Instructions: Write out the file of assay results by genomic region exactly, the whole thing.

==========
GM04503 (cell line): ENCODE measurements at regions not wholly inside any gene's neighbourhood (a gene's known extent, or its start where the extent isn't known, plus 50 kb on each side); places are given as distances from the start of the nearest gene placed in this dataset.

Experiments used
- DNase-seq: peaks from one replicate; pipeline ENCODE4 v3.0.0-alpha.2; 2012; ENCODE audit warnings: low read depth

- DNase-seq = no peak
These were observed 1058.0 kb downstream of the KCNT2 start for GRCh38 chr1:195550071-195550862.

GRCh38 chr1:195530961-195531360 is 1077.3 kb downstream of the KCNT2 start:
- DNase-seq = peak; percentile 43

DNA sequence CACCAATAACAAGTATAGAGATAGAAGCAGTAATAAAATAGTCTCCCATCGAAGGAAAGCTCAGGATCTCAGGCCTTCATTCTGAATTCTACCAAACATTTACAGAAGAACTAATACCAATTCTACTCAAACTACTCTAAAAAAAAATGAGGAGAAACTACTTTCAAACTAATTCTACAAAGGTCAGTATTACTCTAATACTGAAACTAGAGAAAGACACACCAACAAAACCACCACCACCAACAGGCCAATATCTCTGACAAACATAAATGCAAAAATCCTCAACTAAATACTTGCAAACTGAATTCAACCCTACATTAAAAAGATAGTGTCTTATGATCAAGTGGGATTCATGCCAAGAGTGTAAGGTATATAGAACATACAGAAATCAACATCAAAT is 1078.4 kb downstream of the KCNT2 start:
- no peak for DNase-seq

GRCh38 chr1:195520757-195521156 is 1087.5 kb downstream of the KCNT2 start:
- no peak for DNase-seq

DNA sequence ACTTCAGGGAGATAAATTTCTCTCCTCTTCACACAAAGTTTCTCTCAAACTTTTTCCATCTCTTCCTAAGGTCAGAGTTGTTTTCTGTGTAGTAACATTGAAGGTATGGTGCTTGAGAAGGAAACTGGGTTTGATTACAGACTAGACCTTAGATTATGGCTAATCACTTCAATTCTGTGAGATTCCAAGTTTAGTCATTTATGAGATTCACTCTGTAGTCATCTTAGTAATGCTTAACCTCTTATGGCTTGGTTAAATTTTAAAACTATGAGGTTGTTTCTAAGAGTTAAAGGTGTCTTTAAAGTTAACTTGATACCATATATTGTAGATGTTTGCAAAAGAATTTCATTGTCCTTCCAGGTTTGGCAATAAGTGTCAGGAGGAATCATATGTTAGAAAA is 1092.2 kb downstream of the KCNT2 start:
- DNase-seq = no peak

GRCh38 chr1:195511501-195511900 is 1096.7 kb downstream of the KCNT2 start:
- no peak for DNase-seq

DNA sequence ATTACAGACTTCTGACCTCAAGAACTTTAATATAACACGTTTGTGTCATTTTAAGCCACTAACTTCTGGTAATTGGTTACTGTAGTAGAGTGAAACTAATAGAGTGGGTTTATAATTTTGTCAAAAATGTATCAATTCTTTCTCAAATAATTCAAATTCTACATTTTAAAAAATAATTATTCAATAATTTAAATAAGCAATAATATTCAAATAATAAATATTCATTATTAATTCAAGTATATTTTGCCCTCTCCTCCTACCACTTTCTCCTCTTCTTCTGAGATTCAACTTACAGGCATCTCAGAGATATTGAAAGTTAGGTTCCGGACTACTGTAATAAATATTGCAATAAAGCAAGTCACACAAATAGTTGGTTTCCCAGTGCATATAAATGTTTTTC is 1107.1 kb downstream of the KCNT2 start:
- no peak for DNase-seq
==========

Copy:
GM04503 (cell line): ENCODE measurements at regions not wholly inside any gene's neighbourhood (a gene's known extent, or its start where the extent isn't known, plus 50 kb on each side); places are given as distances from the start of the nearest gene placed in this dataset.

Experiments used
- DNase-seq: peaks from one replicate; pipeline ENCODE4 v3.0.0-alpha.2; 2012; ENCODE audit warnings: low read depth

- DNase-seq = no peak
These were observed 1058.0 kb downstream of the KCNT2 start for GRCh38 chr1:195550071-195550862.

GRCh38 chr1:195530961-195531360 is 1077.3 kb downstream of the KCNT2 start:
- DNase-seq = peak; percentile 43

DNA sequence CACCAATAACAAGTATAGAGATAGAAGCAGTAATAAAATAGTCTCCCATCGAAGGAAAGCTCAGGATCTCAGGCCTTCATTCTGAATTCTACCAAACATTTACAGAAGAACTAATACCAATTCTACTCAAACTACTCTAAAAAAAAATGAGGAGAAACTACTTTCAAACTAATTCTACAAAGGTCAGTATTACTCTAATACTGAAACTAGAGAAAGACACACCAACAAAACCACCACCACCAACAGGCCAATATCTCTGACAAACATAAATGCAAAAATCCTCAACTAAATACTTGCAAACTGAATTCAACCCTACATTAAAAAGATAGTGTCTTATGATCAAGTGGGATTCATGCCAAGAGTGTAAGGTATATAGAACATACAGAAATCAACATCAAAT is 1078.4 kb downstream of the KCNT2 start:
- no peak for DNase-seq

GRCh38 chr1:195520757-195521156 is 1087.5 kb downstream of the KCNT2 start:
- no peak for DNase-seq

DNA sequence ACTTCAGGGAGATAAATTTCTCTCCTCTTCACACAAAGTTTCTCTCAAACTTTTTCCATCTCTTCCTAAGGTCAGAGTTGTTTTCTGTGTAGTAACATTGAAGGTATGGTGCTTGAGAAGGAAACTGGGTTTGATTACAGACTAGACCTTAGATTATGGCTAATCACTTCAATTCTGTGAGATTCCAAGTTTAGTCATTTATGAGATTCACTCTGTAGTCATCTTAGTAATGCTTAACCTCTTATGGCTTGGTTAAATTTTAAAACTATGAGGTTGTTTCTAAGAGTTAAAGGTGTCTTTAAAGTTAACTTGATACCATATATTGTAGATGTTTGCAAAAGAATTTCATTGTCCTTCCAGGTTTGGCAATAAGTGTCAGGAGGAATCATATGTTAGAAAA is 1092.2 kb downstream of the KCNT2 start:
- DNase-seq = no peak

GRCh38 chr1:195511501-195511900 is 1096.7 kb downstream of the KCNT2 start:
- no peak for DNase-seq

DNA sequence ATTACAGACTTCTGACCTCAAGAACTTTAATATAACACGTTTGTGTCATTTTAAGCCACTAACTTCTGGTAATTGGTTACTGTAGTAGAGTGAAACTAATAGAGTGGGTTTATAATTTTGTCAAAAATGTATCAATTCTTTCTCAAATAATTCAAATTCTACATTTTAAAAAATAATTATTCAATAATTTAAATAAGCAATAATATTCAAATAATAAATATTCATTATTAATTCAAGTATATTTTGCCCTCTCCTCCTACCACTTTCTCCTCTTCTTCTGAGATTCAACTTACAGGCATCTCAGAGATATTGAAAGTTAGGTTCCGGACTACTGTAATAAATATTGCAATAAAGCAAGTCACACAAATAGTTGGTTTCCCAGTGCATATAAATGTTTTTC is 1107.1 kb downstream of the KCNT2 start:
- no peak for DNase-seq